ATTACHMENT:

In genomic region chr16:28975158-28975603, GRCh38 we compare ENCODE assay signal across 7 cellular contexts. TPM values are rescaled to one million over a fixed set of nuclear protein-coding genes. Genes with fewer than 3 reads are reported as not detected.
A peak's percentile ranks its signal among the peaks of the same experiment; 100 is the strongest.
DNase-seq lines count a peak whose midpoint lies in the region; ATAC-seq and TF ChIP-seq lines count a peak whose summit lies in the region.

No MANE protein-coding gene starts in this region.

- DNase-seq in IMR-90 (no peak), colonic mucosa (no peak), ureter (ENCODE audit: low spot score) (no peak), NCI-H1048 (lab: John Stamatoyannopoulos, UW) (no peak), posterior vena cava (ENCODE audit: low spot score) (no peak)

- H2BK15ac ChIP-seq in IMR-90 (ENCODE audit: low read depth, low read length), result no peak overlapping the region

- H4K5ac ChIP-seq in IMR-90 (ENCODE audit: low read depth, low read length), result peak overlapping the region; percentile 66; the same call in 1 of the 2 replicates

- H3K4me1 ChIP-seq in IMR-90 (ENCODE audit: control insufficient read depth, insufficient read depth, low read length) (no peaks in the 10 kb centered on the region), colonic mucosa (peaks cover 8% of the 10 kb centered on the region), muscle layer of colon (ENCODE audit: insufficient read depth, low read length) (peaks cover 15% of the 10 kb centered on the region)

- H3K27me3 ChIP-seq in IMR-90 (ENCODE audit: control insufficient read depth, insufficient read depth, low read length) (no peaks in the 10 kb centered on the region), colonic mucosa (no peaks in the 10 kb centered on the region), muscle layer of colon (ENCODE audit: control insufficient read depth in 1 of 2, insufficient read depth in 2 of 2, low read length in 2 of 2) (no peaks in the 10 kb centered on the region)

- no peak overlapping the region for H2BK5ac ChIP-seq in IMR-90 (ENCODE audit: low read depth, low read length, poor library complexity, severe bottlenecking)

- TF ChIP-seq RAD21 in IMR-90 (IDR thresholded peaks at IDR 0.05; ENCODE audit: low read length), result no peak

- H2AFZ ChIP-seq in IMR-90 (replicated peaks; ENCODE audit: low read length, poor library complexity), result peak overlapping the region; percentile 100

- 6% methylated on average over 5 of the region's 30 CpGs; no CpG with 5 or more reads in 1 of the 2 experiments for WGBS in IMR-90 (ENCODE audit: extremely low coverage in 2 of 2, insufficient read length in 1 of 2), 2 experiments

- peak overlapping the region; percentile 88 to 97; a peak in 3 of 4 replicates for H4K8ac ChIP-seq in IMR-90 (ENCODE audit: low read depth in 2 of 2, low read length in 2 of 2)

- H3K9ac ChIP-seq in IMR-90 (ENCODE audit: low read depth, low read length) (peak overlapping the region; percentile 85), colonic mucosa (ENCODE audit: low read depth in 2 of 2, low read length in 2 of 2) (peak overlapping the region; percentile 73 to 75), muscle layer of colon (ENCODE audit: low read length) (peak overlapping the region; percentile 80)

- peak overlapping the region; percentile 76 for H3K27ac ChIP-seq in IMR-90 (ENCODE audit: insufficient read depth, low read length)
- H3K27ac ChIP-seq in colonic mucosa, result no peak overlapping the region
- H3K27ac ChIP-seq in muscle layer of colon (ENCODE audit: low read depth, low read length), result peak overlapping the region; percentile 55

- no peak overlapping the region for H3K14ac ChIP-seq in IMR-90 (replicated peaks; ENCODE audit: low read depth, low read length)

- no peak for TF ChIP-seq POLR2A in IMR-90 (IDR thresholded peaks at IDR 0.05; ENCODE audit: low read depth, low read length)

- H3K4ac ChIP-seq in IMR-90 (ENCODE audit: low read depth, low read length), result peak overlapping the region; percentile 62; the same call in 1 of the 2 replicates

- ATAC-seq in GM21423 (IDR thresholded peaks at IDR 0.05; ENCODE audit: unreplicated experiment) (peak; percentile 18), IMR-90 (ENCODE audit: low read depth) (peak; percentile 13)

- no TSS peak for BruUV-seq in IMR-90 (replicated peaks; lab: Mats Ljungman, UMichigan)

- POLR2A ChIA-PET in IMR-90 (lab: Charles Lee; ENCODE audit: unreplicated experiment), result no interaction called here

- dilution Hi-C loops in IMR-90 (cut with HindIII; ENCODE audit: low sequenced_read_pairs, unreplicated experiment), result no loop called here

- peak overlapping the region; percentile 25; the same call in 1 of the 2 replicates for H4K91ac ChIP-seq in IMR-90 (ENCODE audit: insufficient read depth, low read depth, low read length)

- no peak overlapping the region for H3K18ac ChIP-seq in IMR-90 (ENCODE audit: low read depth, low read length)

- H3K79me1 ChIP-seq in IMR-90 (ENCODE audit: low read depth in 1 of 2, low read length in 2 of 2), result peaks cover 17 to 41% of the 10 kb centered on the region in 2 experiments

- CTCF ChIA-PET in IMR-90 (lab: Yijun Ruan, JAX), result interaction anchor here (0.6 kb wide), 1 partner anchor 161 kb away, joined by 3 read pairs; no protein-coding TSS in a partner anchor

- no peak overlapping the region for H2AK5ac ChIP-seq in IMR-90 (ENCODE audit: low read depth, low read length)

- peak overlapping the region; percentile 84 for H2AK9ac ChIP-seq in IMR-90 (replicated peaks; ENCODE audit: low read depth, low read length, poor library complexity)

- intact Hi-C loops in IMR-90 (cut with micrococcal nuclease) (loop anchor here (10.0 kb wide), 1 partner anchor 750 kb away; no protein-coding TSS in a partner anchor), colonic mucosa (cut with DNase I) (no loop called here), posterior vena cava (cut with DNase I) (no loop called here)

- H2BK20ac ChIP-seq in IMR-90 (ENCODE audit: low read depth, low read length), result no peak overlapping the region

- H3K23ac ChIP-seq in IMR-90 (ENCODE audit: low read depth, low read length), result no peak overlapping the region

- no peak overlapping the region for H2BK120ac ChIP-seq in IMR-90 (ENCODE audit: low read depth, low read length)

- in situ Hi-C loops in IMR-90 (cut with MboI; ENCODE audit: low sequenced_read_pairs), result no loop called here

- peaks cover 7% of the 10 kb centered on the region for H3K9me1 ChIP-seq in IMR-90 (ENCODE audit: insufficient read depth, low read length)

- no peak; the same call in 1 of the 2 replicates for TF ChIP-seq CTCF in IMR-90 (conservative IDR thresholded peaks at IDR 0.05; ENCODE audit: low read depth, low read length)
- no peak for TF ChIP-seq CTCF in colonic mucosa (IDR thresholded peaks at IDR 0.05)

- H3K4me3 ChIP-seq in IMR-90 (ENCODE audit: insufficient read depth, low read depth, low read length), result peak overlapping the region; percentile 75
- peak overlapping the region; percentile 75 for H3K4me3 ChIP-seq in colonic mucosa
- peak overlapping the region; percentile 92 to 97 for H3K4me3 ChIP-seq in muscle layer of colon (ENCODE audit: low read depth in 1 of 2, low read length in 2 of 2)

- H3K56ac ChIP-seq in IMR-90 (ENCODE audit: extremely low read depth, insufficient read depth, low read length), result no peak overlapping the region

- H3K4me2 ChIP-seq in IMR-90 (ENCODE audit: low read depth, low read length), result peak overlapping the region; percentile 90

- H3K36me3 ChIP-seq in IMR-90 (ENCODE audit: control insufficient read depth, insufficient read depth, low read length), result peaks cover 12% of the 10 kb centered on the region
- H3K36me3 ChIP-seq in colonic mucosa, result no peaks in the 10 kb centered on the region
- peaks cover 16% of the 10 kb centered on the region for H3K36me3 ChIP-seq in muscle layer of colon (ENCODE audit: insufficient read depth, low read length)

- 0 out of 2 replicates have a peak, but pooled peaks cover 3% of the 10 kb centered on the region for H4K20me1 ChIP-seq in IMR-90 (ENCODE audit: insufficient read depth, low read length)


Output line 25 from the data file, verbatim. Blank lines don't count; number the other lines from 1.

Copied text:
- dilution Hi-C loops in IMR-90 (cut with HindIII; ENCODE audit: low sequenced_read_pairs, unreplicated experiment), result no loop called here